Of course there are some who are crying foul on Wallace’s diversity breakthrough, who see echoes of Danica Patrick’s rain-shortened 2008 IndyCar victory at Motegi and Aric Almirola’s rain-shortened 2014 Cup win at Daytona, who flock to social media to complain that the fix is in. But Wallace – who, it’s worth reminding, was a multi-race winner in the truck series and an Xfinity series title fighter – isn’t paying his detractors much mind this time. “I’ve been off the main pages for a handful of months now,” he said. “It’s helped out a ton. I would go and read the comments. After a bad race I would become one of those haters that doesn’t know anything. Just start telling myself a bunch of dark thoughts. It never helped anything.”
If ever there was a time to doubt himself it was this season, which began with him joining 23XI’s single-car team after four years racing for Richard Petty – Nascar’s other Michael Jordan. And Jordan –the other one, the one without a track record in the sport until this season – made no secret of his desire to succeed straight out of the box. And while 23XI has had no problem bringing Columbia Sportswear, DoorDash and other non-traditional sponsors into the sport, they’ve mostly struggled to find consistency despite technical alliances with Toyota and Joe Gibbs Racing (a perennial frontrunner) and the technical leadership of 23XI co-owner and Joe Gibbs driver Denny Hamlin. Their maiden race at February’s Daytona 500 – a frustrating, crash-marred affair that nearly saw Wallace miss the race entirely with car trouble – harkened memories of Dr J’s doomed Nascar adventure. Excepting Monday’s result and a redemptive second-place effort at Daytona in August, Wallace’s average finishing position was 20th. That, he took personally.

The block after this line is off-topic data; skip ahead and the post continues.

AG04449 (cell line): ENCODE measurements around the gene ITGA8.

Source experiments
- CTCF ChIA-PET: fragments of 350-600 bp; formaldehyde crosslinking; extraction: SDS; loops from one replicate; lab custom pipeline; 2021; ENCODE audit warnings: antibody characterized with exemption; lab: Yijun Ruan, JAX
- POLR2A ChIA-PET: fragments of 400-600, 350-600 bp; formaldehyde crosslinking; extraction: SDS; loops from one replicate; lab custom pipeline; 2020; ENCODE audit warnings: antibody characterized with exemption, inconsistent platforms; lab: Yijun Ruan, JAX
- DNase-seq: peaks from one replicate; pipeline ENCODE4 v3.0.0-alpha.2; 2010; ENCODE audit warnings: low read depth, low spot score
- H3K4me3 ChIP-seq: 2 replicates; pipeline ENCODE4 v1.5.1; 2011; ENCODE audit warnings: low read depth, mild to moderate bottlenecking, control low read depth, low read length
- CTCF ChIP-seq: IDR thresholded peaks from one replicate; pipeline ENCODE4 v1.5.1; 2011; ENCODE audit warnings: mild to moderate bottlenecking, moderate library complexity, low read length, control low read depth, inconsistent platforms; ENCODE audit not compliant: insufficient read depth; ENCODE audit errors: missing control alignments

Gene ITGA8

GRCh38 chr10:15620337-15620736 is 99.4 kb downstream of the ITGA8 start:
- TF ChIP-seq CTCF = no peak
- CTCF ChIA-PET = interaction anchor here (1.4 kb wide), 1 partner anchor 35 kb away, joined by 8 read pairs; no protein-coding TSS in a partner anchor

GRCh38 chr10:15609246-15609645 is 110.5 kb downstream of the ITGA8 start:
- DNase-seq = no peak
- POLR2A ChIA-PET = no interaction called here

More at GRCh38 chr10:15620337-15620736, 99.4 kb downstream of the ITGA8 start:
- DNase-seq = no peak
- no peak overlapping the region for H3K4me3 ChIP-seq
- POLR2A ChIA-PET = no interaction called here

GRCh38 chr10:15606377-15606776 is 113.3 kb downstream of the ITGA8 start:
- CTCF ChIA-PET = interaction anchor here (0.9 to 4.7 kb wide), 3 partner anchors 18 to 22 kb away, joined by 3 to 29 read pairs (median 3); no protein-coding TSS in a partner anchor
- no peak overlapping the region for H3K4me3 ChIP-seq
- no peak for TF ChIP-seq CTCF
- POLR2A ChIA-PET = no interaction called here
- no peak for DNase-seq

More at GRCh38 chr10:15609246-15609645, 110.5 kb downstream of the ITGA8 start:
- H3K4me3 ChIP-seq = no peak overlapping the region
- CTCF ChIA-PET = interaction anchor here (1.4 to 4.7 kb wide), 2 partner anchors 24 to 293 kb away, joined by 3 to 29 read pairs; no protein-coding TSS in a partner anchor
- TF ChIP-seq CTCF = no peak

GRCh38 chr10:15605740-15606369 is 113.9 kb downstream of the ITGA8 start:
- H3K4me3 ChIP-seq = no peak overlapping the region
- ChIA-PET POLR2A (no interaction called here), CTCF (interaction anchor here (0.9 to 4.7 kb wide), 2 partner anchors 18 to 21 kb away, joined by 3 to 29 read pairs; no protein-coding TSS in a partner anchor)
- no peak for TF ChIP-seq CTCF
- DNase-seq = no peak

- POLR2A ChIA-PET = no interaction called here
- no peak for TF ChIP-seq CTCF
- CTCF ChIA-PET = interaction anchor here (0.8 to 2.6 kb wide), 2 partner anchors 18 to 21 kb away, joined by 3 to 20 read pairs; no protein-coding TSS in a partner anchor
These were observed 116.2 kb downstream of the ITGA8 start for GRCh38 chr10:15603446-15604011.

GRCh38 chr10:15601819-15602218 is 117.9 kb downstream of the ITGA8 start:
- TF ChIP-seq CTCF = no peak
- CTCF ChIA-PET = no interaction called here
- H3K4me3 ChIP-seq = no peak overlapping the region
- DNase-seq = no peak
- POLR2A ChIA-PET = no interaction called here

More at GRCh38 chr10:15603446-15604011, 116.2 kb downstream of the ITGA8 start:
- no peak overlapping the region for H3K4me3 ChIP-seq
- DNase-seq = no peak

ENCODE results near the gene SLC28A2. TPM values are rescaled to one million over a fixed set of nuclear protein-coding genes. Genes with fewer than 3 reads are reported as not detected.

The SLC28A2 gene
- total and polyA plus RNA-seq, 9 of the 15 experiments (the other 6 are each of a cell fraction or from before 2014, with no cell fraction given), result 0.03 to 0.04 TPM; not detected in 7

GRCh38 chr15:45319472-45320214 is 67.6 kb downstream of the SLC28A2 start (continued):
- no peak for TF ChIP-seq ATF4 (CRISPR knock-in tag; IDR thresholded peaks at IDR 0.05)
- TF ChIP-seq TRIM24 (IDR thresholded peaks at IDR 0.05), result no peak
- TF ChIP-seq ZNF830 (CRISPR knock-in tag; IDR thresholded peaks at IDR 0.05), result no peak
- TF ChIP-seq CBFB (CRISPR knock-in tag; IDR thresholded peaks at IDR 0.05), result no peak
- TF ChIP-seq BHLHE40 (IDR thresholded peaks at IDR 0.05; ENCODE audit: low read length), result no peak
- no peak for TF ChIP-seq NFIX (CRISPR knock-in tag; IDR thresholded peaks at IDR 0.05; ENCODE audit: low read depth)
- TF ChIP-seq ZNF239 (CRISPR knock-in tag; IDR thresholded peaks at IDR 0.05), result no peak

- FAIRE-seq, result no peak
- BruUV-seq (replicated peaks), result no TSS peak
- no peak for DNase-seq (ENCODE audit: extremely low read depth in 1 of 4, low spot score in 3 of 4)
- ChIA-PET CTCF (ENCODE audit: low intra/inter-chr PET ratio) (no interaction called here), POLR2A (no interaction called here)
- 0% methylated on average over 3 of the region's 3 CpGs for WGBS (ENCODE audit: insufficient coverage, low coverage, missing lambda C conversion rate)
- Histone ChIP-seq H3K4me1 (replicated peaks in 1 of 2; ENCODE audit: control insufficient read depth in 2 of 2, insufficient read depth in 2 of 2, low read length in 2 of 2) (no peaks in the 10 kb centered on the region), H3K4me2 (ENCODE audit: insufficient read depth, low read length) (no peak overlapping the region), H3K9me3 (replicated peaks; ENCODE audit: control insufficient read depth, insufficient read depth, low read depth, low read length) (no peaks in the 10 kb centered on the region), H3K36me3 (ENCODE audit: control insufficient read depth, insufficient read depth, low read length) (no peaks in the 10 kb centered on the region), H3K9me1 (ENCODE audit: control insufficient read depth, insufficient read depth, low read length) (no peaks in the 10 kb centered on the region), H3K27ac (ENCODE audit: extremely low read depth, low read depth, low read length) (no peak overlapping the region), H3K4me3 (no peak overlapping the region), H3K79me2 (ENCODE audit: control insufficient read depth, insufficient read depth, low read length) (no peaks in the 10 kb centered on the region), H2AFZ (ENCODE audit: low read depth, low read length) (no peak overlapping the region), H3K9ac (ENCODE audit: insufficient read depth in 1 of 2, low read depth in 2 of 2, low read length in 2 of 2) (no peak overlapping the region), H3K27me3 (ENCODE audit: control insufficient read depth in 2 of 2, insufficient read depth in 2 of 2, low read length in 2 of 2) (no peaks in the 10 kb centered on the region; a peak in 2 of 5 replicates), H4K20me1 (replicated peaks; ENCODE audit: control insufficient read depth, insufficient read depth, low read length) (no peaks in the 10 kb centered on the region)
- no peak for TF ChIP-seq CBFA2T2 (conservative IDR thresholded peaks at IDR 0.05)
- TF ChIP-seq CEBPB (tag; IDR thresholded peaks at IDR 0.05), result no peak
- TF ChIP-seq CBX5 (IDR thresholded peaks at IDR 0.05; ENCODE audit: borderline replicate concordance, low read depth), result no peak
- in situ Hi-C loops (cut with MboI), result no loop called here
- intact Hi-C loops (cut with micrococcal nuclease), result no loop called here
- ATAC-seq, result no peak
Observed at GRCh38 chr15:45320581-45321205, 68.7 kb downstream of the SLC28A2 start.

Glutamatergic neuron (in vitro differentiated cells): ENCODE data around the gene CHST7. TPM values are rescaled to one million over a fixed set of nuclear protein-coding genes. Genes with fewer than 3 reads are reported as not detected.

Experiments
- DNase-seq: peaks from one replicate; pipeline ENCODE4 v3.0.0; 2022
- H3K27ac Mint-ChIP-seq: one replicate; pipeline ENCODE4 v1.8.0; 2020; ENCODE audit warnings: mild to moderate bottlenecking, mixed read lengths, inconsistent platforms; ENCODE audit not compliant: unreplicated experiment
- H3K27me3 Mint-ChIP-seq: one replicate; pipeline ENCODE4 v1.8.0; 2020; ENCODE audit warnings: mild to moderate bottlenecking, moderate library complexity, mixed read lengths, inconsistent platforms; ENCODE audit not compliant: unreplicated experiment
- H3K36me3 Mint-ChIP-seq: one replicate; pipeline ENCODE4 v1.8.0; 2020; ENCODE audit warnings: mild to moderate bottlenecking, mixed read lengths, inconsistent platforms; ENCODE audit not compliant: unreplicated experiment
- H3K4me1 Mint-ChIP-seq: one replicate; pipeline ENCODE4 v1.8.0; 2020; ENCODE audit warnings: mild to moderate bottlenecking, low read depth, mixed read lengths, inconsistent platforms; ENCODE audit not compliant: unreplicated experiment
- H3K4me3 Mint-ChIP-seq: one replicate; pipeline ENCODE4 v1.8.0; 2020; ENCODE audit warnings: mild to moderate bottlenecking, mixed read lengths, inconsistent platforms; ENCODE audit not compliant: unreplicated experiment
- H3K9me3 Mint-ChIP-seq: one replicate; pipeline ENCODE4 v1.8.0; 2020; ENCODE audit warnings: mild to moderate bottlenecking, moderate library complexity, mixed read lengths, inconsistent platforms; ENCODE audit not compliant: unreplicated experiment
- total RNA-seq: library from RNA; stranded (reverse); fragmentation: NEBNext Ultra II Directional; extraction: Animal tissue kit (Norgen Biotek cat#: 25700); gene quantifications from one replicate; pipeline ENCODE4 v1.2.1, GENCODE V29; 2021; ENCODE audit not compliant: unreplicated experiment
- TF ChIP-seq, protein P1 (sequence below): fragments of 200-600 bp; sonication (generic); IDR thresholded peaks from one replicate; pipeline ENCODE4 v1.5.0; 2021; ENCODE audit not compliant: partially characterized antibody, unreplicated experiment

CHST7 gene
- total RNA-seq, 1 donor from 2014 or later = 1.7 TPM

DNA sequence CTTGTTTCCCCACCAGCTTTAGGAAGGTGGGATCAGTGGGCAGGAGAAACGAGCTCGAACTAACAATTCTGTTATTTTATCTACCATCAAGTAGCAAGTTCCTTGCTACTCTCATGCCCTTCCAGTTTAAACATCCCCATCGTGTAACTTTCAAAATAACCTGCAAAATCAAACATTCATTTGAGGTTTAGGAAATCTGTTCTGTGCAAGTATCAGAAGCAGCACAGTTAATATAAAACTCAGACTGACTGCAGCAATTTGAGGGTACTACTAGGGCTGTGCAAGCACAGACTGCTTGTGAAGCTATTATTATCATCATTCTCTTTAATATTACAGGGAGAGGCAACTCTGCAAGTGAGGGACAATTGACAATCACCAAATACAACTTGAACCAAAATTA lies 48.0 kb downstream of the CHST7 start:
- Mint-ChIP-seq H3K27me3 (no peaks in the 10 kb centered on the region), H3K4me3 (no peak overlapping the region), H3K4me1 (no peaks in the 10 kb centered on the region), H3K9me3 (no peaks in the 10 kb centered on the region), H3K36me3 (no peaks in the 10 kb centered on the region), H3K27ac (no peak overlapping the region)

Now after all those hurdles, after years of mounting expectations, Wallace finally gets a moment to savor. He gets to revel in the fact that his maiden victory came on a track that was the pet project of former Alabama governor George Wallace, a noted racist. He gets to bask in an accomplishment that came two months after Scott’s family finally got a trophy and victory lane celebration to show for Wendell’s landmark win. He gets to tell his 23XI bosses that, indeed, the arrow is pointed up and that the Jordan and Hamlin-led franchise—which will add a second car piloted by the former Cup champion Kurt Busch—could very well have two cars in the title chase next season. And Wallace was already collaborating with Busch while running up front on Monday.
But most of all, he gets to stick it to his haters – the “keyboard warriors” with their thumbs ever poised to rain on his parade. “I [decided] for good to get off the main pages there, go out and enjoy life, don’t let people like that [in],” he continued. “In high school I was always worried about what other people thought of me. I finally let that go once I graduated, matured a bit. I’m not going to be able to please everybody. Doesn’t matter if I won by a thousand laps or won a rain-shortened race. Not everybody is gonna be happy with it. That’s OK because I know the one person that is happy, and that’s because I’m a winner and they’re not.”
Had another driver won this week’s Cup feature, it’s a story but not a controversy. But because it’s Wallace who came out on top, well, surely there must be some invisible hand in all this. That’s the thing about Talladega. Sometimes it’s a car that takes off at the track. Sometimes, it’s a career. The difference comes down to making your own luck. For Wallace, that difference was historic.